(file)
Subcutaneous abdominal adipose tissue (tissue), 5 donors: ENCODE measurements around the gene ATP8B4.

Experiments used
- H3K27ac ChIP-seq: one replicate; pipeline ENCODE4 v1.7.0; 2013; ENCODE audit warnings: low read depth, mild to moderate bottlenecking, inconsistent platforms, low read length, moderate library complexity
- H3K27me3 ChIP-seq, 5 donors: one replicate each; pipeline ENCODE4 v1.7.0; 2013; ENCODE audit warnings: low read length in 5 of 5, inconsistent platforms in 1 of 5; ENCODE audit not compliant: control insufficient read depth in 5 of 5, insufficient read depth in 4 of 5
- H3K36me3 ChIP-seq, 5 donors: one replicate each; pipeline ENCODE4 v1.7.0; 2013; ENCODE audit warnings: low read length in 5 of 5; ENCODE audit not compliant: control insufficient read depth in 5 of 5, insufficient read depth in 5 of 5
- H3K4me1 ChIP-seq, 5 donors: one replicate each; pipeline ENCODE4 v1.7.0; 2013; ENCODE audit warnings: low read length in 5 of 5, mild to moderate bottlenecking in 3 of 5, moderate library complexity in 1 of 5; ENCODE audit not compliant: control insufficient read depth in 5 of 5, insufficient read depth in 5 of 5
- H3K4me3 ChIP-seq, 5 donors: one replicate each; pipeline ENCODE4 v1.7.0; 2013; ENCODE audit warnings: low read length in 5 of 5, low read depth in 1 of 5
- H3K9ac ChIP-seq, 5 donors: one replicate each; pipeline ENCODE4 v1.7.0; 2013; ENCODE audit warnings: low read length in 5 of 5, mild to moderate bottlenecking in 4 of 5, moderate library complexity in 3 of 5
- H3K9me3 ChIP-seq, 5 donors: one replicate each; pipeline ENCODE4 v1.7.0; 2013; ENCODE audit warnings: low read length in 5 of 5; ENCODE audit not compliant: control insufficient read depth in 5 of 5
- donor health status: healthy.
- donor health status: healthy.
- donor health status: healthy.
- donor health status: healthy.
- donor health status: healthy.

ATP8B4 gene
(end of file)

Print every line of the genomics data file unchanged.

Subcutaneous abdominal adipose tissue (tissue), 5 donors: ENCODE measurements around the gene ATP8B4.

Experiments used
- H3K27ac ChIP-seq: one replicate; pipeline ENCODE4 v1.7.0; 2013; ENCODE audit warnings: low read depth, mild to moderate bottlenecking, inconsistent platforms, low read length, moderate library complexity
- H3K27me3 ChIP-seq, 5 donors: one replicate each; pipeline ENCODE4 v1.7.0; 2013; ENCODE audit warnings: low read length in 5 of 5, inconsistent platforms in 1 of 5; ENCODE audit not compliant: control insufficient read depth in 5 of 5, insufficient read depth in 4 of 5
- H3K36me3 ChIP-seq, 5 donors: one replicate each; pipeline ENCODE4 v1.7.0; 2013; ENCODE audit warnings: low read length in 5 of 5; ENCODE audit not compliant: control insufficient read depth in 5 of 5, insufficient read depth in 5 of 5
- H3K4me1 ChIP-seq, 5 donors: one replicate each; pipeline ENCODE4 v1.7.0; 2013; ENCODE audit warnings: low read length in 5 of 5, mild to moderate bottlenecking in 3 of 5, moderate library complexity in 1 of 5; ENCODE audit not compliant: control insufficient read depth in 5 of 5, insufficient read depth in 5 of 5
- H3K4me3 ChIP-seq, 5 donors: one replicate each; pipeline ENCODE4 v1.7.0; 2013; ENCODE audit warnings: low read length in 5 of 5, low read depth in 1 of 5
- H3K9ac ChIP-seq, 5 donors: one replicate each; pipeline ENCODE4 v1.7.0; 2013; ENCODE audit warnings: low read length in 5 of 5, mild to moderate bottlenecking in 4 of 5, moderate library complexity in 3 of 5
- H3K9me3 ChIP-seq, 5 donors: one replicate each; pipeline ENCODE4 v1.7.0; 2013; ENCODE audit warnings: low read length in 5 of 5; ENCODE audit not compliant: control insufficient read depth in 5 of 5
- donor health status: healthy.
- donor health status: healthy.
- donor health status: healthy.
- donor health status: healthy.
- donor health status: healthy.

ATP8B4 gene